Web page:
TAPPER: In our Earth matter series, F, F is the grade for the planet's yearly checkup. Congratulations, everyone.

2022 saw climate records on every continent, according to the World Meteorologist Organization's meteorological organization's annual report. So how do you solve an enormous problem such as climate change? Well, as CNN's Bill Weir discovered, you got to stop feeding Godzilla and bury it.


BILL WEIR, CNN CHIEF CLIMATE CORRESPONDENT: While he was studying robotic engineering at Dartmouth and Earth Systems at Columbia, he realized a man-made monster was destroying his beloved Gulf of Maine, warming it up at a rate now faster than 95 percent of the rest of the world.


MARTY ODLIN, RUNNING TIDE FOUNDER AND CEO: It's a Godzilla. There's this thing out there, and it's like ruining everything that we love, right? All the good stuff is getting ruined. All the stuff that's free and fun.

It's burning forest down. It's stealing our fish. It's devastating our crops. It's hurting our farmers. Get mad and go kill that thing, right?

WEIR (on-camera): And right there on a docking main, Marty's metaphor is a lightbulb moment for me. A whole new way to think about a giant problem that began when people figured out how to move lots and lots of carbon, that stuff of ancient life. From the slow cycle locked and rock and under oceans into the fast cycle, in the sea water and the sky, and we've moved so much carbon. That monster now weighs a trillion tons, give or take, more than every living thing on earth. So not only do we have to stop making the monster bigger, we have to catch it, chop it up and bury the pieces back into these slow cycle. It was something called carbon removal.

ODLIN: Removal is chopping Godzilla down. We got this 400-foot-tall lizard, and we're just chopping that thing down. That sort of removal is.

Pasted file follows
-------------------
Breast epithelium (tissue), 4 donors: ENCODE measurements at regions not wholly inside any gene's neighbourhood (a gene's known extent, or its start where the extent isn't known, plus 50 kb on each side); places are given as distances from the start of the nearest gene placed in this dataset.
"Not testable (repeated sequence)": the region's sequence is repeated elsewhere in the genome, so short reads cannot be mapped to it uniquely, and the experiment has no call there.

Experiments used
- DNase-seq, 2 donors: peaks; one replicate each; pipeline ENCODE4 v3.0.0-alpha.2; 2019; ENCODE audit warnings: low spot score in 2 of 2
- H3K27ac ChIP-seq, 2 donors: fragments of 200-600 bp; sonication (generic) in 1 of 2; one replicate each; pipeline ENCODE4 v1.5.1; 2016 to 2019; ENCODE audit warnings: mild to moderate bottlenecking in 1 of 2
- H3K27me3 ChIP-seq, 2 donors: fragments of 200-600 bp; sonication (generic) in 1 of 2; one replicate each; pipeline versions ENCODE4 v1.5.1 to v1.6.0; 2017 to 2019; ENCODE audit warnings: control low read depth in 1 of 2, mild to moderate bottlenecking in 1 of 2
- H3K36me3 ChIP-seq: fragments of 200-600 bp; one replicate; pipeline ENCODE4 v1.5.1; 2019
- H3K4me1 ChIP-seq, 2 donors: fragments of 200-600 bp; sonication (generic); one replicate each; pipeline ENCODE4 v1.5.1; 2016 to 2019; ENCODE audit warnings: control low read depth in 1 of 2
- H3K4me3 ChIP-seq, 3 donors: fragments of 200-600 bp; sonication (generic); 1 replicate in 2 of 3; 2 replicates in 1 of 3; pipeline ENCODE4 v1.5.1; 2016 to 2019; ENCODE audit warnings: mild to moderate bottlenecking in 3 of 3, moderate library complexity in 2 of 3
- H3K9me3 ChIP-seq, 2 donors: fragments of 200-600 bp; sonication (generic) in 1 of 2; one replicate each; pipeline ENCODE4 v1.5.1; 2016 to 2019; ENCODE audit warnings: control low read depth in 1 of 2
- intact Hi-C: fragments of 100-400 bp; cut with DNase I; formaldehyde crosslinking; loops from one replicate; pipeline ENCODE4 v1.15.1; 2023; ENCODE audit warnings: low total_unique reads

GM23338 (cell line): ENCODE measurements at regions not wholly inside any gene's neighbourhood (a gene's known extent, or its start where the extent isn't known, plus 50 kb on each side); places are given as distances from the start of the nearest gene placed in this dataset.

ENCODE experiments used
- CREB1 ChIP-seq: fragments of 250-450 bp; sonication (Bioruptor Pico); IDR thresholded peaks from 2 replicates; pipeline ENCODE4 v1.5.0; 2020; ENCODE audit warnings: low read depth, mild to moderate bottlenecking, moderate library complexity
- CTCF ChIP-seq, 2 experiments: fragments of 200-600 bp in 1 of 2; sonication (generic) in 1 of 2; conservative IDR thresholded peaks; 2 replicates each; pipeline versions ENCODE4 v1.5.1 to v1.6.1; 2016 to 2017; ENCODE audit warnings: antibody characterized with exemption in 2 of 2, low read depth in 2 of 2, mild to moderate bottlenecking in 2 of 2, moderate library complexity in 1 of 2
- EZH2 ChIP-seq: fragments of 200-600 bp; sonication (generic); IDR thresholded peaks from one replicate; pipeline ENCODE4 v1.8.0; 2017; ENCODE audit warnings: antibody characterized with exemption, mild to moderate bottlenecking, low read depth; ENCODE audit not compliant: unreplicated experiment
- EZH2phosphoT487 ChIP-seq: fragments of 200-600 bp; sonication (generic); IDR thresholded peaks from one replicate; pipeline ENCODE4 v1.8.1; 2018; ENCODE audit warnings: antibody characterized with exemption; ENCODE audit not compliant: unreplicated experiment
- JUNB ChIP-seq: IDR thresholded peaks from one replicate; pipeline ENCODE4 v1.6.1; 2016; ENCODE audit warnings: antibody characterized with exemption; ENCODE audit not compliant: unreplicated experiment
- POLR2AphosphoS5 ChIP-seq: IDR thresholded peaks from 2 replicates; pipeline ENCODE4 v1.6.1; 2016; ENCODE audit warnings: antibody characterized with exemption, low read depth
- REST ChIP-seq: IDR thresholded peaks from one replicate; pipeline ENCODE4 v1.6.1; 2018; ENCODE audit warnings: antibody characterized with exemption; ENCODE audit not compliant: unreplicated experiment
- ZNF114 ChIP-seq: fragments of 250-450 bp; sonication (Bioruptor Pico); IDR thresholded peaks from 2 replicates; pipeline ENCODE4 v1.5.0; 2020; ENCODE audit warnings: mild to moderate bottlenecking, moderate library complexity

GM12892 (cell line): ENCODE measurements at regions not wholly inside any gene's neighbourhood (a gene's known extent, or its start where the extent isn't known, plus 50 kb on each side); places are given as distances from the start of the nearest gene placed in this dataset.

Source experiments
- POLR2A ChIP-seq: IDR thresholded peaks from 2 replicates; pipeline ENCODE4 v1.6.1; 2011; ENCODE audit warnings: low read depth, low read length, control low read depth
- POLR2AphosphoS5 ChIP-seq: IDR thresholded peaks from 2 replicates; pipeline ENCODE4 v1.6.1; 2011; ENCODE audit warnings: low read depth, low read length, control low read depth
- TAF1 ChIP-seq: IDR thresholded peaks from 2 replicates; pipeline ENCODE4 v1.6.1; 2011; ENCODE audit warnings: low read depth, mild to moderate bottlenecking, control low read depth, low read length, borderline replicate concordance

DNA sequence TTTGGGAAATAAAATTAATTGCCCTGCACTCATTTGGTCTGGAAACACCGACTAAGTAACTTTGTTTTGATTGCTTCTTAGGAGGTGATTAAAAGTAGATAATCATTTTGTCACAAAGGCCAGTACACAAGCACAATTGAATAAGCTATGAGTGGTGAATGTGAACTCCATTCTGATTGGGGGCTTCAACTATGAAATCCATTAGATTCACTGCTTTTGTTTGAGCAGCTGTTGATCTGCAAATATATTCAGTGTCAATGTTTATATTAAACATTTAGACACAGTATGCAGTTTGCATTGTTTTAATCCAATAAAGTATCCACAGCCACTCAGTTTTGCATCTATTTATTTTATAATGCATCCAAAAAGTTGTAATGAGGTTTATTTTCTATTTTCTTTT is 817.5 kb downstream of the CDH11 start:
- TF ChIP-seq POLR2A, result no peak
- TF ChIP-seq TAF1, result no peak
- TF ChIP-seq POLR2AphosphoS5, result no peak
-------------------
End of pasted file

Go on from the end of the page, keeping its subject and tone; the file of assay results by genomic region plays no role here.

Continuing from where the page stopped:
TAPPER: So, Bill, for CNN's "The Whole Story: How to Unscrew the Planet", which is going to air Sunday night, you focused on some of the problem solvers. What did you find?

WEIR: Well, then Marty, you know, is one of the guys who want to unscrew a planet by harnessing the natural powers, biomimicry. He uses kelp, giant seaweed on Buoys in the North Atlantic to capture carbon and then sink them to the bottom. Also, oyster farms. We met people who use machines to pull it out of thin air and inject it into rock or scoop up field waste, turn it into oil, put it back into old oil wells.

Today, President Biden, actually, it looks like we got news he's going to try to crack down on power plant emissions the way he did tailpipes recently. That could further incentivize this industry, carbon industry as well, that'll end up in court before that happens. But the longer any sort of serious decarbonization, you know, drags out, the bigger the need to chop down Godzilla and bury it as soon as humanly possible.

TAPPER: All right, I can't wait to see your report. And you can see Bill Weir's "The Whole Story: How to Unscrew the Planet", this Sunday at 08:00 p.m. Eastern and Pacific on CNN on "The Whole Story with Anderson Cooper", our great new magazine show. Don't miss it.

Let's bring in CNN's Wolf Blitzer, who's just back from Poland for the 80th anniversary of the Warsaw Ghetto Uprising. And Wolf, I was talking with Dana earlier. Both of you lost ancestors at Auschwitz during the Holocaust, and it sounds like a remarkably sad and moving and important visit.